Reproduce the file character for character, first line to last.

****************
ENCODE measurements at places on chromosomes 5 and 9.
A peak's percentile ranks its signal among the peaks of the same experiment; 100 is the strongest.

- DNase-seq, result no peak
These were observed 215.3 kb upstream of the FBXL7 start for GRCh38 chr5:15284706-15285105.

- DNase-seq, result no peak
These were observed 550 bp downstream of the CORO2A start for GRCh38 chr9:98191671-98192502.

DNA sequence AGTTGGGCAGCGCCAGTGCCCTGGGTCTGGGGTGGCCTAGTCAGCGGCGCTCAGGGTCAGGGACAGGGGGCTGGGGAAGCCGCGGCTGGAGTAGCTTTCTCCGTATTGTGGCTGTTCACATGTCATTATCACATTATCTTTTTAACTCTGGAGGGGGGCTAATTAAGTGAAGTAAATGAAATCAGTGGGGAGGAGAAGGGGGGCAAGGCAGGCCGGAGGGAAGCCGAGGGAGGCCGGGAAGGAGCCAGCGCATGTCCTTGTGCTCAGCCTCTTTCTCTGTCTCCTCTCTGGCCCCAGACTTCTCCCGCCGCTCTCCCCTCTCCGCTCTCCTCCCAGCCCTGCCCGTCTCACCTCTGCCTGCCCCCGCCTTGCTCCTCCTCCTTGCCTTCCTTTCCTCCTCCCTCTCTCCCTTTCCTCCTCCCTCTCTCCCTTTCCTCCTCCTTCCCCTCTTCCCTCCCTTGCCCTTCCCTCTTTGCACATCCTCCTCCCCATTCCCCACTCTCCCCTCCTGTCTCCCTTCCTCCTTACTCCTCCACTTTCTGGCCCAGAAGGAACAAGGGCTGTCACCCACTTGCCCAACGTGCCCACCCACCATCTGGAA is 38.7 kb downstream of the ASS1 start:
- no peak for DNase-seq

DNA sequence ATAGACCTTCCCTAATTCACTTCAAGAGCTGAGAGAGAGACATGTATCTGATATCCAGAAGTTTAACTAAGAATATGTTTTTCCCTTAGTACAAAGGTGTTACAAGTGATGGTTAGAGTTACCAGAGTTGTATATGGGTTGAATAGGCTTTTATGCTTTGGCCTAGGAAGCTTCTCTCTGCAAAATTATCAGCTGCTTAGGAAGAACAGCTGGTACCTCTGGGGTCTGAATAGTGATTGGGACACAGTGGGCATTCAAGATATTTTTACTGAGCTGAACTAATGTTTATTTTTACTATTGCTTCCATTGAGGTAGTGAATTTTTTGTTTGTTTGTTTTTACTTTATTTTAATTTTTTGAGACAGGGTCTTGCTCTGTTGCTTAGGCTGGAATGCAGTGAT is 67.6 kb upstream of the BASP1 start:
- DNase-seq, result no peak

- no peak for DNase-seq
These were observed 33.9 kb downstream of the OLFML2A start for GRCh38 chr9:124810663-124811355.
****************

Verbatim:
ENCODE measurements at places on chromosomes 5 and 9.
A peak's percentile ranks its signal among the peaks of the same experiment; 100 is the strongest.

- DNase-seq, result no peak
These were observed 215.3 kb upstream of the FBXL7 start for GRCh38 chr5:15284706-15285105.

- DNase-seq, result no peak
These were observed 550 bp downstream of the CORO2A start for GRCh38 chr9:98191671-98192502.

DNA sequence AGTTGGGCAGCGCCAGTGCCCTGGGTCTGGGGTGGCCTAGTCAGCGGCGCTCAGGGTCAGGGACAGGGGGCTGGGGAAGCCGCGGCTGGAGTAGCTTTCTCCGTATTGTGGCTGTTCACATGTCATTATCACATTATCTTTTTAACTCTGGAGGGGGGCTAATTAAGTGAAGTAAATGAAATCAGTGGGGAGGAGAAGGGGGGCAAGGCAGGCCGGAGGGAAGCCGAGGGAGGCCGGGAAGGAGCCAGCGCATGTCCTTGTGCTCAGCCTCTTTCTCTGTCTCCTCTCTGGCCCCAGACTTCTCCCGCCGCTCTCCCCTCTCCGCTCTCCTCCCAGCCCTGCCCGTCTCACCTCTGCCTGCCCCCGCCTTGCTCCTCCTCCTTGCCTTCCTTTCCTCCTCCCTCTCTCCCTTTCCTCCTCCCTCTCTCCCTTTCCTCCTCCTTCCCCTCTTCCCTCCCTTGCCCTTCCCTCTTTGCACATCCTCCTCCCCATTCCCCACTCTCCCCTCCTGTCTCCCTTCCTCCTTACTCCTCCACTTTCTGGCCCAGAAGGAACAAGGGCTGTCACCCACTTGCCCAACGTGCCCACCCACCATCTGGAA is 38.7 kb downstream of the ASS1 start:
- no peak for DNase-seq

DNA sequence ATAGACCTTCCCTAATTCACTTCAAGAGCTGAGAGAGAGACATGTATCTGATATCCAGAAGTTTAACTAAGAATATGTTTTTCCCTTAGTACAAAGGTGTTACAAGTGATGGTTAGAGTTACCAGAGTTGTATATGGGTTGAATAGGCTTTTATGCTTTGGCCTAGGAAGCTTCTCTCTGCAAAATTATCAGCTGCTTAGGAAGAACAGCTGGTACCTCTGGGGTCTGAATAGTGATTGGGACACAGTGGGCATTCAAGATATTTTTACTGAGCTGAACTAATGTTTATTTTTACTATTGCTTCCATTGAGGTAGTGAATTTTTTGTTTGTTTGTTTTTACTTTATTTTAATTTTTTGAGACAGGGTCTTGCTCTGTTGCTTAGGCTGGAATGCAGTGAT is 67.6 kb upstream of the BASP1 start:
- DNase-seq, result no peak

- no peak for DNase-seq
These were observed 33.9 kb downstream of the OLFML2A start for GRCh38 chr9:124810663-124811355.